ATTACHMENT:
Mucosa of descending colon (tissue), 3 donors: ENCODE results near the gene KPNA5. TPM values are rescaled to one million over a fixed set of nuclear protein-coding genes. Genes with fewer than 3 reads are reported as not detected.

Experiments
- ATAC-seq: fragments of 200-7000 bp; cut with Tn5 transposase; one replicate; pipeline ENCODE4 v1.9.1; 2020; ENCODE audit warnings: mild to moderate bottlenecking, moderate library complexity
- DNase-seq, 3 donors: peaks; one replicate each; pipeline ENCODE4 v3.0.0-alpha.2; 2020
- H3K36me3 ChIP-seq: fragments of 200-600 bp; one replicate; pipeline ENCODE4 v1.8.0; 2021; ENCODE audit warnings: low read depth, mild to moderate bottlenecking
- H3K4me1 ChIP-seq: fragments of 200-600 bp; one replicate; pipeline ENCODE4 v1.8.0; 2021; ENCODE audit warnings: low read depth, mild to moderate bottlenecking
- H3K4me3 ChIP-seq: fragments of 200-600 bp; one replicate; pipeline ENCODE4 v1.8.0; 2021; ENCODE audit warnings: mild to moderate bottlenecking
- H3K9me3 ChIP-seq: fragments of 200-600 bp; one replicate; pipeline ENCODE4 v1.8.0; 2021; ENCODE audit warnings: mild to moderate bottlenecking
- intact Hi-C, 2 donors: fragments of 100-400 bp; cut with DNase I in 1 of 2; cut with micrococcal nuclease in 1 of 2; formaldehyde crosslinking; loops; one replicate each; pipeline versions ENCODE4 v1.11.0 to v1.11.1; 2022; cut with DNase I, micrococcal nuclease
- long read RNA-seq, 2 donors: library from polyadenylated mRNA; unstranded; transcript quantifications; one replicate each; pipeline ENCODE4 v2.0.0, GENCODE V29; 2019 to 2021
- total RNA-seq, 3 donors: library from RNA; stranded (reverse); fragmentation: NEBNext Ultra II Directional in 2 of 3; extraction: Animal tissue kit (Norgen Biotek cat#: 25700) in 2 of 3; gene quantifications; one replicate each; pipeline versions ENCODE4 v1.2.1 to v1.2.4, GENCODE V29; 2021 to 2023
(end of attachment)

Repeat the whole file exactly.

Mucosa of descending colon (tissue), 3 donors: ENCODE results near the gene KPNA5. TPM values are rescaled to one million over a fixed set of nuclear protein-coding genes. Genes with fewer than 3 reads are reported as not detected.

Experiments
- ATAC-seq: fragments of 200-7000 bp; cut with Tn5 transposase; one replicate; pipeline ENCODE4 v1.9.1; 2020; ENCODE audit warnings: mild to moderate bottlenecking, moderate library complexity
- DNase-seq, 3 donors: peaks; one replicate each; pipeline ENCODE4 v3.0.0-alpha.2; 2020
- H3K36me3 ChIP-seq: fragments of 200-600 bp; one replicate; pipeline ENCODE4 v1.8.0; 2021; ENCODE audit warnings: low read depth, mild to moderate bottlenecking
- H3K4me1 ChIP-seq: fragments of 200-600 bp; one replicate; pipeline ENCODE4 v1.8.0; 2021; ENCODE audit warnings: low read depth, mild to moderate bottlenecking
- H3K4me3 ChIP-seq: fragments of 200-600 bp; one replicate; pipeline ENCODE4 v1.8.0; 2021; ENCODE audit warnings: mild to moderate bottlenecking
- H3K9me3 ChIP-seq: fragments of 200-600 bp; one replicate; pipeline ENCODE4 v1.8.0; 2021; ENCODE audit warnings: mild to moderate bottlenecking
- intact Hi-C, 2 donors: fragments of 100-400 bp; cut with DNase I in 1 of 2; cut with micrococcal nuclease in 1 of 2; formaldehyde crosslinking; loops; one replicate each; pipeline versions ENCODE4 v1.11.0 to v1.11.1; 2022; cut with DNase I, micrococcal nuclease
- long read RNA-seq, 2 donors: library from polyadenylated mRNA; unstranded; transcript quantifications; one replicate each; pipeline ENCODE4 v2.0.0, GENCODE V29; 2019 to 2021
- total RNA-seq, 3 donors: library from RNA; stranded (reverse); fragmentation: NEBNext Ultra II Directional in 2 of 3; extraction: Animal tissue kit (Norgen Biotek cat#: 25700) in 2 of 3; gene quantifications; one replicate each; pipeline versions ENCODE4 v1.2.1 to v1.2.4, GENCODE V29; 2021 to 2023